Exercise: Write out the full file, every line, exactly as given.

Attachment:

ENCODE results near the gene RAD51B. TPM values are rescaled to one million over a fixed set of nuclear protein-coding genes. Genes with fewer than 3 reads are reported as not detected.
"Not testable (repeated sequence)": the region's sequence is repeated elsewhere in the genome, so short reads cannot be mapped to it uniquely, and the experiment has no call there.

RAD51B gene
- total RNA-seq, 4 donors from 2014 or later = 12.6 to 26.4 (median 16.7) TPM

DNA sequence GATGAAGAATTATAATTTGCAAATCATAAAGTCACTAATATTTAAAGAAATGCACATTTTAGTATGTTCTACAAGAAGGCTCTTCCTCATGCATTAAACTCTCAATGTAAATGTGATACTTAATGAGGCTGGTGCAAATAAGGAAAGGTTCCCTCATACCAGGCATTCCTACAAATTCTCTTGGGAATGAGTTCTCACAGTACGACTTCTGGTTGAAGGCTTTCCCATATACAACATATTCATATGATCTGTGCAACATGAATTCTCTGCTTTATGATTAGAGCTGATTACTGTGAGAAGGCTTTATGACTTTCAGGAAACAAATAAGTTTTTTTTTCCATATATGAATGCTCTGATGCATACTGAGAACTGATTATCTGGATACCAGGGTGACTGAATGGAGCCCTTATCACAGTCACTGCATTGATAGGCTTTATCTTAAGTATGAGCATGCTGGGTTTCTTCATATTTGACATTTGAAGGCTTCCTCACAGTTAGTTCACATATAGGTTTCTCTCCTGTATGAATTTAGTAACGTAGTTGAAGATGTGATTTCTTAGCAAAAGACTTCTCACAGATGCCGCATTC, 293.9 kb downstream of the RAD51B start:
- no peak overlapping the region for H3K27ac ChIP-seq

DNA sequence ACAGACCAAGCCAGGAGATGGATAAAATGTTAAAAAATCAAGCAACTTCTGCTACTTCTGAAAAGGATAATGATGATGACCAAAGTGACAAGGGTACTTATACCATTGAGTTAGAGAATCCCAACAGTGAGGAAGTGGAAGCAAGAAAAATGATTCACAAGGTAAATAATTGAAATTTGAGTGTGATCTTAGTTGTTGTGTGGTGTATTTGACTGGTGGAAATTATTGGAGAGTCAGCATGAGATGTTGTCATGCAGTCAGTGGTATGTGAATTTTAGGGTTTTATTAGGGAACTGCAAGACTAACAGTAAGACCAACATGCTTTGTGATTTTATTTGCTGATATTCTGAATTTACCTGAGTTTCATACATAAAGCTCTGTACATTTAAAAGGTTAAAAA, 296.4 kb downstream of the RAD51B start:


ENCODE results near the gene RAD51B. TPM values are rescaled to one million over a fixed set of nuclear protein-coding genes. Genes with fewer than 3 reads are reported as not detected.
"Not testable (repeated sequence)": the region's sequence is repeated elsewhere in the genome, so short reads cannot be mapped to it uniquely, and the experiment has no call there.

RAD51B gene
- total RNA-seq, 4 donors from 2014 or later = 12.6 to 26.4 (median 16.7) TPM

DNA sequence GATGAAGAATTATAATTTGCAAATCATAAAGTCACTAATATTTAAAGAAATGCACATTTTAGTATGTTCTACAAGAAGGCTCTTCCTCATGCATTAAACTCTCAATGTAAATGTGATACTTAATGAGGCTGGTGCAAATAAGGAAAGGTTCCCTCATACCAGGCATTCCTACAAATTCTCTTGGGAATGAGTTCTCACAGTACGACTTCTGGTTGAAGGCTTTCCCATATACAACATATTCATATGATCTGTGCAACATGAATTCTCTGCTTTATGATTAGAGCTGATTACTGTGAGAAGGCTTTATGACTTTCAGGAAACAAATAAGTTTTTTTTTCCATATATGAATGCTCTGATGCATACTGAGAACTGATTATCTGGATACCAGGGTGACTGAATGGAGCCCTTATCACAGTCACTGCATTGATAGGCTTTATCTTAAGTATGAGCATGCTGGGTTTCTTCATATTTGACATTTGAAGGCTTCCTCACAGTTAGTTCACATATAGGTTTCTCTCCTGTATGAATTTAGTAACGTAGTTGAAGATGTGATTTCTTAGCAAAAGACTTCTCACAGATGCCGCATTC, 293.9 kb downstream of the RAD51B start:
- no peak overlapping the region for H3K27ac ChIP-seq

DNA sequence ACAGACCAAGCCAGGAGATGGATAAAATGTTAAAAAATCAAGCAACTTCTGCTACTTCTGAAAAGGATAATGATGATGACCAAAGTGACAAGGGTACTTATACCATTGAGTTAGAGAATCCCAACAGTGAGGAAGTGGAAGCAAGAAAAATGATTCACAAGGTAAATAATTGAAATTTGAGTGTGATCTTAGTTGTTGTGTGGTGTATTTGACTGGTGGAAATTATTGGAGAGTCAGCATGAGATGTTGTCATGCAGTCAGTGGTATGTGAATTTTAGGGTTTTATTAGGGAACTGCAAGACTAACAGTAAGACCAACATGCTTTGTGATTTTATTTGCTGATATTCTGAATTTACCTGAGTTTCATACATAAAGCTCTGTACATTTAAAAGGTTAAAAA, 296.4 kb downstream of the RAD51B start: